The novlist Julie Myerson has written a book, The Lost Child, about her son's addiction to cannabis, the violent behaviour she says this caused and her tough love policy. Extract
. Her son is angry
that she's published it, and says his parents over-reacted: "I wasn't doing anything that most other teenagers do, but such was their naive terror of drugs they were acting like six-year-olds". It comes out through MumsNet
that Julie Myerson was the anonymous author of a Guardian column, "Living with Teenagers," which described her children's behaviour candidly without their knowledge. Extract
. Myerson first denied this
. The Guardian discusses whether it was right to publish the columns
. Myerson is interviewed
about whether she was right to publish The Lost Child. Her partner, and son's father, Jonathan Myerson supports her: This is an emergency
. Her son says she's addicted to writing
. [more inside]
posted by paduasoy
on Mar 15, 2009 -
Won't somebody please think of the children?
Oh, don't fool yourselves! Americans under the age of 12 now spend or influence the spending of $565 billion a year - up from $2.2 billion in 1968, and kid-spending has roughly doubled every ten years for the past three decades, tripling in the 1990s. Which means someone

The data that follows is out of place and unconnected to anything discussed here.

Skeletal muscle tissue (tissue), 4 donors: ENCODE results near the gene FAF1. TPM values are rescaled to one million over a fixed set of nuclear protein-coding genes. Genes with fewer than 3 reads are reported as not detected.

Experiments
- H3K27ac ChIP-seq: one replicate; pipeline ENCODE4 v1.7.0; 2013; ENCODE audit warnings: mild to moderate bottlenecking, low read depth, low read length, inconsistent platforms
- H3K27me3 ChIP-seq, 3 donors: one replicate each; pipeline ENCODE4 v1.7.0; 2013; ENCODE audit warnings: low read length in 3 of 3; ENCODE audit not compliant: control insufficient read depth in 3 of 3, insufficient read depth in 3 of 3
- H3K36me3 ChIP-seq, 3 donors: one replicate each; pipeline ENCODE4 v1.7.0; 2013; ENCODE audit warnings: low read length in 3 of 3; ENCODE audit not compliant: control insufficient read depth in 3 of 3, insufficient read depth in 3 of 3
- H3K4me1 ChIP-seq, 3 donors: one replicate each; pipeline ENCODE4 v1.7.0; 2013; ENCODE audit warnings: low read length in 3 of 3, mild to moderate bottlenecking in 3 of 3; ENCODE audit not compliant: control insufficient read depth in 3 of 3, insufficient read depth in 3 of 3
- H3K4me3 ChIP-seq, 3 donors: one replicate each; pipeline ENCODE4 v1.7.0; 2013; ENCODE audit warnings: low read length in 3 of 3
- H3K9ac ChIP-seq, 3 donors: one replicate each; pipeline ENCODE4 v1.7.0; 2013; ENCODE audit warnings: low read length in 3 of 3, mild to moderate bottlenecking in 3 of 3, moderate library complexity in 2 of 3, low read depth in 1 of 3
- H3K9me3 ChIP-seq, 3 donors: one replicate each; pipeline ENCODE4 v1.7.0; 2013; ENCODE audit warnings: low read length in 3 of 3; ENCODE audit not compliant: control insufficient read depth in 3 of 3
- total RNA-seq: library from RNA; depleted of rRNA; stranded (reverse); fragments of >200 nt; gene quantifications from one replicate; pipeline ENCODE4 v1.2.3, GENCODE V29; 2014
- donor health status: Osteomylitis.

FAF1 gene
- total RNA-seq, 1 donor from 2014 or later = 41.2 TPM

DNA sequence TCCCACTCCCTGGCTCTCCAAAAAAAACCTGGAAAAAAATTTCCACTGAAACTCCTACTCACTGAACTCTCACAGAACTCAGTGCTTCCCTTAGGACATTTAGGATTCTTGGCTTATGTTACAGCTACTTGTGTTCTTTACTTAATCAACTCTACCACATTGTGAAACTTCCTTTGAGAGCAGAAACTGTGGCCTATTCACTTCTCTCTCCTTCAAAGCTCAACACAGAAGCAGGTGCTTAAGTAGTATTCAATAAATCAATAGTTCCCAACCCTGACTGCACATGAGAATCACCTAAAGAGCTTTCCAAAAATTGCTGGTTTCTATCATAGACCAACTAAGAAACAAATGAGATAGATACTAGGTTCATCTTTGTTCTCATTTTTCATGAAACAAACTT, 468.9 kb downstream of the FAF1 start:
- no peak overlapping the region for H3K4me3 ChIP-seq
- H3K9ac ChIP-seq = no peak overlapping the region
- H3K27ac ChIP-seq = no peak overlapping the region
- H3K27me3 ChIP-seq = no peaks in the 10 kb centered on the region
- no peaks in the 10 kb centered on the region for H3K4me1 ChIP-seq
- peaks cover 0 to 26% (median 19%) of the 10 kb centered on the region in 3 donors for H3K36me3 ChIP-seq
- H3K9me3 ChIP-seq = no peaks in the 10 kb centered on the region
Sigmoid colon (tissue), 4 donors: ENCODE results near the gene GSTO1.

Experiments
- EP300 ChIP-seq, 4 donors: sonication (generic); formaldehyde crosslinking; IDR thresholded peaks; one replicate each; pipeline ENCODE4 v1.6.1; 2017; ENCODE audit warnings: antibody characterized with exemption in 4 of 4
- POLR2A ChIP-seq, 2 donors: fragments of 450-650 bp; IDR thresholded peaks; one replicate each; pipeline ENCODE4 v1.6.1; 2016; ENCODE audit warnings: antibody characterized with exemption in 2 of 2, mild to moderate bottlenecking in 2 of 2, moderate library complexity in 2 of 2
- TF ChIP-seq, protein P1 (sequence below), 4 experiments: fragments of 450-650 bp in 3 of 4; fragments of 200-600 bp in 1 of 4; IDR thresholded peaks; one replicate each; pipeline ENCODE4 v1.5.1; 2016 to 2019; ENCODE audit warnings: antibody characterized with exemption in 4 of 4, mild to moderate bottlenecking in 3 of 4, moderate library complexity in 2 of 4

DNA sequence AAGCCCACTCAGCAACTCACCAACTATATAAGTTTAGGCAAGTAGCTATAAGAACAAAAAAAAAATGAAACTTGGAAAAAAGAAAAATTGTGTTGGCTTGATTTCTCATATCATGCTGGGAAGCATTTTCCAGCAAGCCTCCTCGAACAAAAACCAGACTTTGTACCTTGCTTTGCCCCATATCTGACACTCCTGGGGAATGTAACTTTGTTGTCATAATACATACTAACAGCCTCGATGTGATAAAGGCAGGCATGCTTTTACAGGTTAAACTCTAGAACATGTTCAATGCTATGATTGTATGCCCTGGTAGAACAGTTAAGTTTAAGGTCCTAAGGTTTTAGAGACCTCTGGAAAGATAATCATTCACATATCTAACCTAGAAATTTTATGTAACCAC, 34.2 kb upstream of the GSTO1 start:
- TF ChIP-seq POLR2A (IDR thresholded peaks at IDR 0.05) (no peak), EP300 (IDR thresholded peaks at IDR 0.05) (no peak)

thinking of the children. The American Association of Pediatrics
(pdf) cites this bludgeoning of kidvertising as creating in children "a fever for shopping and spending, swollen expectations about material needs, decreasing immunity to the assaults of advertisers, self-concepts defined by brands of clothing, and a rash of of debt by the time they leave college". [more...]
posted by taz
on Sep 19, 2005 -
California bill to ease "move aways" by custodial parents pulled.
Until a recent CA Supreme Court decision, it was easy for custodial parents to move themselves and their children far from their ex-spouse. The Court reversed the old rule and held that the move could be blocked if the non-custodial parent could show that it would interfere with his/her relationship with the kids. Legislation to reimpose the old permissive standard passed through the State Senate, but has now been pulled off the legislative calendar after an outcry by father's rights groups.
posted by MattD
on Aug 18, 2004 -
Abigail and Brittany Hensel
are in the 6th grade and continue to defy the odds. After the initial struggle with the personal pronoun (her? their?), one is left with both curiosity and sympathy. The greater issue is how to assimilate the truly miraculous.
posted by kablam
on Nov 11, 2002 -
White couple gets black twins, sue IVF clinic.